Over at the Washington Post, EJ Dionne has an excellent piece on how Democratic Sen. Elizabeth Warren is going on the offensive and calling for an end to the era of liberal apologies.
Since the Reagan era, Democrats have been so determined to show how pro-market and pro-business they are that they’ve shied away from pointing out that markets could not exist without government, that the well-off depend on the state to keep their wealth secure and that participants in the economy rely on government to keep the marketplace on the level and to temper the business cycle’s gyrations.
Warren doesn’t back away from any of these facts. In her new book, “A Fighting Chance,” she recalls the answer she gave to a voter during a living-room gathering in Andover, Mass., that quickly went viral. She was in the early days of her Senate campaign, in the fall of 2011, and had been asked about the deficit. Characteristically, she pushed the boundaries beyond a narrow fiscal discussion to explain how government helped create wealth.
“There is nobody in this country who got rich on his own,” she said. “Nobody. You built a factory out there? Good for you. But I want to be clear: You moved your goods to market on the roads the rest of us paid for. You hired workers the rest of us paid to educate. You were safe in your factory because of police forces and fire forces that the rest of us paid for.” It was all part of “the underlying social contract,” she said, a phrase politicians don’t typically use.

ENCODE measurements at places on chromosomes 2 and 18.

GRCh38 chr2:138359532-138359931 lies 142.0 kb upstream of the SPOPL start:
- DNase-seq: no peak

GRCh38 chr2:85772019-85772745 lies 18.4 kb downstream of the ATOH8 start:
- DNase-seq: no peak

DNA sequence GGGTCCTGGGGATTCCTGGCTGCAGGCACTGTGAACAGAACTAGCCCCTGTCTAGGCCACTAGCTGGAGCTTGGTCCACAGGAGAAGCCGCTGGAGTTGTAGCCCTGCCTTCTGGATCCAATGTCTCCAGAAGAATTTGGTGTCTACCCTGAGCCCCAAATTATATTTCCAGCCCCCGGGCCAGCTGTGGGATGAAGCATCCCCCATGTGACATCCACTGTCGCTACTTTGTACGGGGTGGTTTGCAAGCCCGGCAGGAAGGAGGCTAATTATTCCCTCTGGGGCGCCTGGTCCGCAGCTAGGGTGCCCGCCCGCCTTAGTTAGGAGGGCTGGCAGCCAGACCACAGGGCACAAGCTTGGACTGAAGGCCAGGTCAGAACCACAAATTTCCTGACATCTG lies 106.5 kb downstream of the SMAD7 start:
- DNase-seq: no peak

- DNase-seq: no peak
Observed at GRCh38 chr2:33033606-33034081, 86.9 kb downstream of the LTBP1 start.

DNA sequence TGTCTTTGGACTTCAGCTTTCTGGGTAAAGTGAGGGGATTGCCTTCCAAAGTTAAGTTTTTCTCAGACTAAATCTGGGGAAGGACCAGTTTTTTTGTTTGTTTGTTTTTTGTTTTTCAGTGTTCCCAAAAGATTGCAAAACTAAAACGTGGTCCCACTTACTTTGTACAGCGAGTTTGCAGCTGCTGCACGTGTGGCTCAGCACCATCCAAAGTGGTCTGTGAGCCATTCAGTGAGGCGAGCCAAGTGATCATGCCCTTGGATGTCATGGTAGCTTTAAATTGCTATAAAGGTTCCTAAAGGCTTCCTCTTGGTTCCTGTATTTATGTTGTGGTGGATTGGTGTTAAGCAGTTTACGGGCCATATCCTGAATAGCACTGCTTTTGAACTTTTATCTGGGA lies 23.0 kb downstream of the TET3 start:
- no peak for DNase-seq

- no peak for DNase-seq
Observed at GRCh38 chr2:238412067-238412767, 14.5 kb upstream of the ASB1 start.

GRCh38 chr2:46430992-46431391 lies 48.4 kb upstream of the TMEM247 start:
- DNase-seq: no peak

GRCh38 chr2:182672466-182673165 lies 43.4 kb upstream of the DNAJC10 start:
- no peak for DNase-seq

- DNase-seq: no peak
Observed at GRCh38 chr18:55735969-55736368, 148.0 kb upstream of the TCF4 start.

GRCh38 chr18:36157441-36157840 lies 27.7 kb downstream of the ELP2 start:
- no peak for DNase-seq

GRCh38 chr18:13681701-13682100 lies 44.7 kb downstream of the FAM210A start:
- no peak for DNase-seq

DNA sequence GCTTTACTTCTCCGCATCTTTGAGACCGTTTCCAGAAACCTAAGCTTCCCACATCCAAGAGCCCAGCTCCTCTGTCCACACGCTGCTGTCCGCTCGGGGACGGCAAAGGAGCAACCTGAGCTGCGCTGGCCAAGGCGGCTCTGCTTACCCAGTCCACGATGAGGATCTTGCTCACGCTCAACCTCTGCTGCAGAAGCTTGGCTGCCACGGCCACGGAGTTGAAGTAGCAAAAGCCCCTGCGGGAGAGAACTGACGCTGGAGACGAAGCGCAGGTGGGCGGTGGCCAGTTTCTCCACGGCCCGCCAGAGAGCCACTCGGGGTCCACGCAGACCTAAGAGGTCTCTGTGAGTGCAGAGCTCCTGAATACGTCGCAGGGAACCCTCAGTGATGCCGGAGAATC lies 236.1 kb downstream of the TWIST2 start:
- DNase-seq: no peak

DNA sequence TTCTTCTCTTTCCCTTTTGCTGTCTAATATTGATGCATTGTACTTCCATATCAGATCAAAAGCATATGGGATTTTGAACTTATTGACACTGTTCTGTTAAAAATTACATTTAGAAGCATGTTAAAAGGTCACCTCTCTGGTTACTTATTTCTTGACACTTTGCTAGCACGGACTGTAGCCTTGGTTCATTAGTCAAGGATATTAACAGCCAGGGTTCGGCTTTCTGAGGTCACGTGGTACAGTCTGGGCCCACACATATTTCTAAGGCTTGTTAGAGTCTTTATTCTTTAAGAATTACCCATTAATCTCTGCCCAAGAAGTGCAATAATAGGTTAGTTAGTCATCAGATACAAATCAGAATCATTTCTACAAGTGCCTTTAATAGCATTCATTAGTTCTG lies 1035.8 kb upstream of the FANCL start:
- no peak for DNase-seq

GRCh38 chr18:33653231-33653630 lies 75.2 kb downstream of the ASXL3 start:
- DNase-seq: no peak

Warren’s book tells her personal story in a folksy way and documents her major public battles, including her successful effort to establish a Consumer Financial Protection Bureau. But the book is most striking for the way in which her confident tone parallels Ronald Reagan’s upbeat proclamations on behalf of his own creed. Conservatives loved the Gipper for using straightforward and understandable arguments to make the case for less government. Warren turns the master’s method against the ideology he rhapsodized. Even former treasury secretary Timothy Geithner, who tangled with Warren, acknowledges in his new book “Stress Test” that she has “a gift for explanation.”